The Food and Drug Administration took 130 enforcement actions against counterfeit medication rings from 2016 through 2021, according to my new study published in the journal Annals of Pharmacotherapy. Such actions might involve arrests, erythromycin patient information leaflet confiscation of products or counterfeit rings being dissolved.
These counterfeiting operations involved tens of millions of pills, more than 1,000 kilograms (2,200 pounds) of active ingredient powder that could be turned into pills in the U.S. and hundreds of millions of dollars in sales. Unfortunately, with over 11,000 rogue pharmacy sites selling drugs on the internet, these actions barely scratch the surface.
The FDA’s Office of Criminal Investigations conducts and coordinates criminal investigations into manufacturers and individuals violating federal drug laws. The agency maintains a database with links to press releases for their enforcement actions. Overall, in 64.6% of cases in that five-year period, the counterfeit products were sold over the internet, and in 84.6% of the enforcement actions taken, the products were obtained without a prescription.
Many of the counterfeit drugs were for controlled substances like opioids such as oxycodone and hydromorphone and stimulants such as those commonly used to treat attention-deficit/hyperactivity disorder, as well as benzodiazepines, which are used for anxiety and sleep. China, India, Turkey, Pakistan and Russia were the most common countries supplying U.S. consumers with counterfeit drugs.
The World Health Organization states that approximately 11% of medications sold in developing countries are counterfeit, resulting in 144,000 additional deaths annually from imitation antibiotics and anti-malarial drugs alone. My previous study also documented 500 childhood deaths attributed to diethylene glycol—a common additive in antifreeze—being added to knockoff cough suppressants as a sweetener.
In addition, from November 2021 to February 2022, counterfeit versions of drugs used for chronic conditions—such as the transplant medication tacrolimus, sold under the brand name Limustin, and the anticoagulant rivaroxaban, or Xeralto—were found on Mexican pharmacy shelves.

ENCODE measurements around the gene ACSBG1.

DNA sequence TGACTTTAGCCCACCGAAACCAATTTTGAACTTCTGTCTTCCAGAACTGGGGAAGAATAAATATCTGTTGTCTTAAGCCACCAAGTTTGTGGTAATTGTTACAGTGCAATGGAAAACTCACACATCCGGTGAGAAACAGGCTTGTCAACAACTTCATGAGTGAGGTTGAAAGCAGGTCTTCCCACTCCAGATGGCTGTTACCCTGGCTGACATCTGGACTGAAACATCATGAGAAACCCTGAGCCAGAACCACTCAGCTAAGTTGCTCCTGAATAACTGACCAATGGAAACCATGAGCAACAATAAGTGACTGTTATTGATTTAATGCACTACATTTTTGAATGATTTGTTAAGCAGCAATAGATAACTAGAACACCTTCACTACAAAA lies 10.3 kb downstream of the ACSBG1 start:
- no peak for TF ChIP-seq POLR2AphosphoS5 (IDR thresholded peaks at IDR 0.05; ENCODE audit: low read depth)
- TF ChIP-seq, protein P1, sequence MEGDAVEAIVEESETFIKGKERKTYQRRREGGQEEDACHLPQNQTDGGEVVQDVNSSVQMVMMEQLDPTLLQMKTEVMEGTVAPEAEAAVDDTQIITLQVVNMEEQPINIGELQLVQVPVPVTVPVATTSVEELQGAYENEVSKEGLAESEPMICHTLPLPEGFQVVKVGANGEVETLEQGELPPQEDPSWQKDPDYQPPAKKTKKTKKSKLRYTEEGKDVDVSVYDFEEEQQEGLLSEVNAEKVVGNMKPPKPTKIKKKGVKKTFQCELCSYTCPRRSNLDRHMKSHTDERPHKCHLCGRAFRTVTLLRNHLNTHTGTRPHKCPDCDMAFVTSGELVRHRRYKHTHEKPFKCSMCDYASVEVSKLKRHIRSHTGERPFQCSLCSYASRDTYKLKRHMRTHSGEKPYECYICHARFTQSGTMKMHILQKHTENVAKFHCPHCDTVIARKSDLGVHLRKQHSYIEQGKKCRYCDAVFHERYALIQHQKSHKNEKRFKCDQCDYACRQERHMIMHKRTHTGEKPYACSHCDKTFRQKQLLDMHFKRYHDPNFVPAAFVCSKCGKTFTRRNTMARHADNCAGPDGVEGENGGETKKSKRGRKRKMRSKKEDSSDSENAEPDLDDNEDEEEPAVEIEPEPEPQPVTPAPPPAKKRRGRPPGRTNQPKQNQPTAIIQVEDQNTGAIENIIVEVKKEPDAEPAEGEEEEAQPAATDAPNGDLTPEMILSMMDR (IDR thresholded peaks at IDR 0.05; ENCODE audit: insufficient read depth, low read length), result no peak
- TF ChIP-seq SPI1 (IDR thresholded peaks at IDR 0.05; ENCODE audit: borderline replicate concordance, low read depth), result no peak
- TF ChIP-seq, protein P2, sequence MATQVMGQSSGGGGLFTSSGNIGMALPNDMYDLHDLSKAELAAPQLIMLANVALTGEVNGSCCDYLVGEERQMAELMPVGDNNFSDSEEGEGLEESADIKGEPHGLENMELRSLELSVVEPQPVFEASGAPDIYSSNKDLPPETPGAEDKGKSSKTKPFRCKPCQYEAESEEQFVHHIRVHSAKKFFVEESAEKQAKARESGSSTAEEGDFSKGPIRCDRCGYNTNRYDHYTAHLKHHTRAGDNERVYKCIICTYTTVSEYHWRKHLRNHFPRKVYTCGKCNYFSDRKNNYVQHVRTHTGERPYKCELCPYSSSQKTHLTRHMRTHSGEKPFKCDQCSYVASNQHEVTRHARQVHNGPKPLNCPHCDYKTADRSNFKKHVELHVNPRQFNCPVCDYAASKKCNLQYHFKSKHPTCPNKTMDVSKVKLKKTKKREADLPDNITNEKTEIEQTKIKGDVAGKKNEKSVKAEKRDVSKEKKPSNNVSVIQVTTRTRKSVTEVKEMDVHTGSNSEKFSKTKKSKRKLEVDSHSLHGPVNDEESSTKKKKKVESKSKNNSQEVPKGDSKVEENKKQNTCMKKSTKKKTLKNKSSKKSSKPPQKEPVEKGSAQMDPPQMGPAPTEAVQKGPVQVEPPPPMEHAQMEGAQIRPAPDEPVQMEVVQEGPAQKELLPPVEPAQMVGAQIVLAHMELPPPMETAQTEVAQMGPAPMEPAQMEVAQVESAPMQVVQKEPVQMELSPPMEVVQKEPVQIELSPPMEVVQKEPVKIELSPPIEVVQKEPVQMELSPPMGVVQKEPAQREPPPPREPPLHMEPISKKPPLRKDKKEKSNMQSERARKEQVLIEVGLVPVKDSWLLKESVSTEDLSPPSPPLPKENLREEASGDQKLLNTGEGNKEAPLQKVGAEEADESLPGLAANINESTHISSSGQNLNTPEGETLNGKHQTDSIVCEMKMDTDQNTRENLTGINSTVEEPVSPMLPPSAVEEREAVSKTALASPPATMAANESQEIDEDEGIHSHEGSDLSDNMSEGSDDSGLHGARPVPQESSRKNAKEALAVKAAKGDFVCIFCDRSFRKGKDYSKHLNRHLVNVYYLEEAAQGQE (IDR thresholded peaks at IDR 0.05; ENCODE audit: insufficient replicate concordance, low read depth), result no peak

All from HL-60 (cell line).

In the U.S., the Drug Quality and Security Act of 2013 secures the medication supply through a national electronic track-and-trace system that allows a specific medication to be followed from the manufacturer to the pharmacy. While the medications in licensed U.S. pharmacies are secure, a Kaiser Family Foundation survey found that 19 million people in America obtained prescription medications that are likely counterfeit through non-U.S. licensed internet pharmacies or while traveling abroad. The National Association of Boards of Pharmacy found that 96% of the 11,688 internet pharmacies they analyzed did not comply with U.S. federal or state laws. Of these, 62% did not reveal their physical location and 87% were affiliated with “rogue networks of internet drug outlets.”
The FDA offers some guidance to help consumers determine whether an online product is legitimate.
Opioids, benzodiazepines and stimulants are highly addictive and dangerous when taken inappropriately or when used together. While these counterfeit medications may look legitimate, the active ingredients that are supposed to be in these controlled substances are frequently replaced with more dangerous alternatives like fentanyl. Four in 10 counterfeit opioid pills containing fentanyl harbor a potentially lethal dosage.
According to the Drug Enforcement Administration, the U.S. confiscated 9.5 million counterfeit pills from April 2020 to April 2021—more than the previous two years combined. This is a likely driver of the 100,306 drug overdose deaths in the U.S. over that time.
Rogue online pharmacies frequently use social media platforms to reach potential customers. This suggests that more needs to be done by online platforms like social media, online forums and search engines to identify and stop illegitimate sellers of prescription drugs online.
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